- You may be looking for the Jago & Litefoot story.
The Stuff of Nightmares was the first story in the Hornets' Nest arc, a series of five audio dramas featuring Tom Baker as the Fourth Doctor alongside Richard Franklin as Mike Yates. It was the first time Baker reprised the role since Destiny of the Doctors in 1997.
Wanted: retired army Captain for light household duties and fireside companionship. Must tolerate mild eccentricity and strong scientific advice. Knowledge of Giant Maggots, Super Intelligent Spiders and Prehistoric Monsters a positive boon.
Responding to an advert apparently worded for him alone, Captain Mike Yates (retired) is reunited with a ghost from the past. But why has the Doctor, that mysterious traveller in time and space, sent for his former UNIT acquaintance? Trapped by a horde of vicious creatures in an apparently innocuous English country cottage, the two old friends are on the brink of an enormous adventure. As the Doctor relates his recent escapades, it becomes clear to Mike that they — and the Earth at large — are facing an enemy of unimaginable power and horrific intent. The nightmare is only just beginning...
Mike Yates is travelling on a train to visit a small cottage after being attracted to an odd advertisement. He senses something supernatural about the whole thing and isn't looking forward to the visit. He arrives at Nest Cottage, where he knocks on the door. The housekeeper, Mrs Wibbsey, answers and escorts him to the living room. There he is met by a familiar face, the Doctor.
Both friends catch up on their history. Mike can't believe how the Doctor doesn't seem to have changed at all. The Time Lord explains that it has been a while since he last met Mike; he has now been adventuring with giant rats, killer robots and a skull from the dawn of time. After a quick recap over their past lives, the Doctor explains to Mike that he needs him for help with something important.
Mike is introduced to the Doctor's dog, Captain, and some stuffed animals. He is then taken to a guest room. Inside his room, Mike is watched by a stuffed owl. He sits at dinner with the Doctor, talking about old times. Suddenly, a weasel pounces onto the Doctor ferociously. After shooting the creature, Mike is blamed for saving the Doctor's life.
During the night, Mike can hear strange sounds around the house. He wakes up in the middle of the night and finds that the owl is alive and starts to attack him. The Doctor controls it. The Doctor explains that he needs to use his brain to keep the stuffed creatures calm. In the morning, the Doctor outlines the explanation in a simple fashion. Mike listens intently.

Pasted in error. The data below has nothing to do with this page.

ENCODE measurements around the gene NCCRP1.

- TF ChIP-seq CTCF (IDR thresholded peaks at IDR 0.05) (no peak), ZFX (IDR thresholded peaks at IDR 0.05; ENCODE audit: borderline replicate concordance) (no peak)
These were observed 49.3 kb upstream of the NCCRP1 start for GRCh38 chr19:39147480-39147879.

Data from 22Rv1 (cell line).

The Doctor tells about stuffed creatures coming alive at night. The Doctor tells Mike about odd deaths. They were all incidents caused by soulless animals. Investigating further, the Doctor found a company who had bought stuffed animals from a museum. The Director was Percy Noggins, whom the Doctor watched as he ordered and catalogued stuffed animals being loaded onto a truck, which was about to be taken away. Stowing himself away on the truck, the Doctor and the hollow animals were taken to a factory.
When looking at the factory thoroughly, the Doctor deciphered that it was well guarded and seemed very secretive. Once, a wild boar was released into the road which escaped quickly.
Deciding to enter, the Doctor managed to get into the compound quite easily. Finding his way through the corridors, he found an underground tunnel, which held many live animals. One was a baboon that tried to lash out at the Doctor using sharp claws. This sound aroused the guards who grabbed hold of the Doctor and escorted him to Percy Noggins' office.
The Director wanted to know why the Doctor was snooping around, to which the Time Lord retorted with a sharp remark. The Doctor began to ask him questions, about the work that they were doing in the factory and about stuffed animals coming alive suddenly. The Director was reluctant to answer and let the Doctor go on a simple warning.